Kenya: Muslims, Christians disagree over draft constitution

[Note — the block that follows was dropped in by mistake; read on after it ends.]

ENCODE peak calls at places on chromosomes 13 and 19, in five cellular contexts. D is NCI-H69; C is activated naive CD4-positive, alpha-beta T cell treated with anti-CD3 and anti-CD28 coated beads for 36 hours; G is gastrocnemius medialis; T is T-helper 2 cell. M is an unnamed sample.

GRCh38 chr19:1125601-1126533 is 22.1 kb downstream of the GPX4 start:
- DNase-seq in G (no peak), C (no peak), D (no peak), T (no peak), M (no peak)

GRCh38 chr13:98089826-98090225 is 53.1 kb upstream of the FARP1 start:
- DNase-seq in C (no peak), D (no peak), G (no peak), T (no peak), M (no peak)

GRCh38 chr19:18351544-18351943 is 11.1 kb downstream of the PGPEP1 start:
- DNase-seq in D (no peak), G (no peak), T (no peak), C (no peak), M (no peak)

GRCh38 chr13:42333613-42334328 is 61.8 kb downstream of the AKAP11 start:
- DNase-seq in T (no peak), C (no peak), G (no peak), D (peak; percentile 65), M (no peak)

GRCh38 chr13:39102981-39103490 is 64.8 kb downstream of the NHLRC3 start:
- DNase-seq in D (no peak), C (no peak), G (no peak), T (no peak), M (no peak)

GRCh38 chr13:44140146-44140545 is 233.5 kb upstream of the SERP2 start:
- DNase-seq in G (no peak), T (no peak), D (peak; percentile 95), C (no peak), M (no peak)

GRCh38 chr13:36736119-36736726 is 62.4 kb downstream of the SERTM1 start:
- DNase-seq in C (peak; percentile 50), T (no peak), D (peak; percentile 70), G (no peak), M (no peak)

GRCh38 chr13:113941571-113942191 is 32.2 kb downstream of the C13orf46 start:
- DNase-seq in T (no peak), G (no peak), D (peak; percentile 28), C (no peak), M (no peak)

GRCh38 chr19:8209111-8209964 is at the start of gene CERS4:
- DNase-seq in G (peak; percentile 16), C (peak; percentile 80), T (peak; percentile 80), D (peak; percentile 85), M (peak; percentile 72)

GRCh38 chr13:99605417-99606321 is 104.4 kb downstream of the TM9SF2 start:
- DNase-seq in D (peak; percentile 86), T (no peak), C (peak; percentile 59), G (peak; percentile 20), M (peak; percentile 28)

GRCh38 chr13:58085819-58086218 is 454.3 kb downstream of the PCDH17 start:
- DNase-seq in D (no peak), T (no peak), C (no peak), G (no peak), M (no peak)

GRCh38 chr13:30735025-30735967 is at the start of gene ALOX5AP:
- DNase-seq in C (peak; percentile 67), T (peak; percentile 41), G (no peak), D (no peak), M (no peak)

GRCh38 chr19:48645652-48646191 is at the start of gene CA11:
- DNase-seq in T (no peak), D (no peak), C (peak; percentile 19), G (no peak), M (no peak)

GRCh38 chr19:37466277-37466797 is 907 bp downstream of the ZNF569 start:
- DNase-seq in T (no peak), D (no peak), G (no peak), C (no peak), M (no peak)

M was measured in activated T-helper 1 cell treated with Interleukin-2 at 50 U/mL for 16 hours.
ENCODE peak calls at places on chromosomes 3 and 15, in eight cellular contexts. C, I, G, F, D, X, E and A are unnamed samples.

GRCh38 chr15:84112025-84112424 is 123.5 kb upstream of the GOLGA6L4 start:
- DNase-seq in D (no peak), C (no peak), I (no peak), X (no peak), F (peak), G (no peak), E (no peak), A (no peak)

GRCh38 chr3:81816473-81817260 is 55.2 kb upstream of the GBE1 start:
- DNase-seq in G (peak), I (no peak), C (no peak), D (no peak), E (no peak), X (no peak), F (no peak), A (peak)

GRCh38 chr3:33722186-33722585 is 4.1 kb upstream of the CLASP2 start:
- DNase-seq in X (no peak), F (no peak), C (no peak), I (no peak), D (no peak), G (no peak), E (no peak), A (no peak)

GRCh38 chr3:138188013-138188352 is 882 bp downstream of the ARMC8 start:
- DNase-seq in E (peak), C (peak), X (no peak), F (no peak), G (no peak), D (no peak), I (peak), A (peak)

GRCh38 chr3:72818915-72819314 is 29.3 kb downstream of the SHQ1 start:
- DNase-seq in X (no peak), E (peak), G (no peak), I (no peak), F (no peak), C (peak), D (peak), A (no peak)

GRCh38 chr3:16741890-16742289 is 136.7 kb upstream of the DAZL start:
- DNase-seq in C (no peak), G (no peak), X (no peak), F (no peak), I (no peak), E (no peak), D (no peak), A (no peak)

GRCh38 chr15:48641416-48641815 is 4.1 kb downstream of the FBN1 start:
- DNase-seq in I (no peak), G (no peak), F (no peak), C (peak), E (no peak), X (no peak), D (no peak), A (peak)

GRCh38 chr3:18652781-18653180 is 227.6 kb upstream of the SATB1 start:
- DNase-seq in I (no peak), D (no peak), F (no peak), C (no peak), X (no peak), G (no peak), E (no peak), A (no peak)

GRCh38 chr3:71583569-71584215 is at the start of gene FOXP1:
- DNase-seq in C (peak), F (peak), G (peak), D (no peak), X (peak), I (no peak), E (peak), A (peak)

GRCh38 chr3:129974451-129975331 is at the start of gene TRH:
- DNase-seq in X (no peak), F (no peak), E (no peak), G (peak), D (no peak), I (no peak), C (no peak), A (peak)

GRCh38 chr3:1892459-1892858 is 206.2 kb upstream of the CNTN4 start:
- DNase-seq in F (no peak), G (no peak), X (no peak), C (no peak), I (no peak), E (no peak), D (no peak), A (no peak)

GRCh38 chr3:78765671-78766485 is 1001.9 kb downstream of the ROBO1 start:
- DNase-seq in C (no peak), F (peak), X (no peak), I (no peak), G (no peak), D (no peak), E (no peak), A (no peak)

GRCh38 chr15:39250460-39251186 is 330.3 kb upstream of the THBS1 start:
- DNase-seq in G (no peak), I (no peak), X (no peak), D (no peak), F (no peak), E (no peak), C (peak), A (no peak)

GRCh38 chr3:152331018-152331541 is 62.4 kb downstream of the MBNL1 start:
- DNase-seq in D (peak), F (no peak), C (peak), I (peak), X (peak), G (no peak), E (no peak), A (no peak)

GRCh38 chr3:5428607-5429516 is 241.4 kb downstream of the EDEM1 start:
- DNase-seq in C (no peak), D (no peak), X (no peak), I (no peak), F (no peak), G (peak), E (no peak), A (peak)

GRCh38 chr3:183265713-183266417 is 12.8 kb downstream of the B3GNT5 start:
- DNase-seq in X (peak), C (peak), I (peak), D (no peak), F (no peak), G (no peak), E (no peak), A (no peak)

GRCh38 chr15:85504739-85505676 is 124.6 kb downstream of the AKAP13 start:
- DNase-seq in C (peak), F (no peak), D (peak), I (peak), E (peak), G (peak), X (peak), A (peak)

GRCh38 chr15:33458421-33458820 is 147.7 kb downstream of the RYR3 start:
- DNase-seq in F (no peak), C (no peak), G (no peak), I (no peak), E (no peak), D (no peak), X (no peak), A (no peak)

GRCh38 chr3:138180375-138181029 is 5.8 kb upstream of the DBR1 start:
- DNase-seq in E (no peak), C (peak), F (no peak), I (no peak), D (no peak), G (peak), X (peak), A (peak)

As it nears its final stages, Kenya's constitutional review process has entered a bumpy stretch, following disagreements among the faiths over a section in the draft constitution that provides for an Islamic legal system - the Catholic Information Service Africa report. On the one hand, some Christian organizations and Churches are arguing that religion should not feature in the constitution. Some Pentecostal and Evangelical churches have even gone further to demand that the new constitution should declare Kenya a Christian state, a suggestion dismissed by their mainstream counterparts. Muslims, on the other hand, have stated that the inclusion of the said section in the constitution is not negotiable. They said it has to sail through and appear in the final version unchanged. The National Council of Churches of Kenya (NCCK), through its Secretary-General Rev Mutava Musyimi, said that no religion in the country should be elevated to special status in the constitution. The Catholic Church has also expressed its rejection of the sections through three archbishops: John Njue (Chairman of the Kenya Episcopal Conference KEC), Raphael Ndingi (of Nairobi), and John Njenga of Mombasa). Bishop Cornelius Arap Korir, Vice-Chairman of KEC spoke out against the courts. Ironically, the constitutional review process has been successful this far thanks to the joint effort of the faiths and the civil society organizations in Kenya, under the 'Ufungamano Initiative'. The Muslims on Tuesday, April 22, 2003 pulled out of Ufungamano, the faiths-led review process that brought together Christians from mainstream churches, Muslims and Hindus, as well as civic organizations in Kenya. The draft constitution provides for the strengthening of Kadhi's (Islamic) Courts, which have been in Kenya's constitution since the country's independence from Britain in 1963. Kadhi,s Courts cater for certain needs of the Muslim community, where all parties subscribe to that faith. The Constitution of Kenya Review Commission (CKRC) acknowledges and explains this. "The current constitution," CKRC says in Chapter 3, Section 8 b of the Draft Constitution, "provides for Kadhi's courts for the application of Islamic law on matters of personal status, marriage, divorce and inheritance in proceeding in which all the parties profess the Muslim religion [as in Section 66 of the current constitution]." As the CKRC says, "The constitutional status of Kadhi's court is based on a treaty to which the British, Kenya and Zanzibar governments were parties in 1963 when the Sultan of Zanzibar agreed to cede his sovereignty over the coastal strip to Kenya. On its part the Kenya government undertook to implement various measures for the protection of the former subjects of the Sultan, among them the system of Islamic law and courts." A constitutional conference is due to open next Monday April 28. Members of parliament are this week meeting with the CKRC in the coastal city of Mombasa for an orientation through the Draft Constitution. Source: CISA

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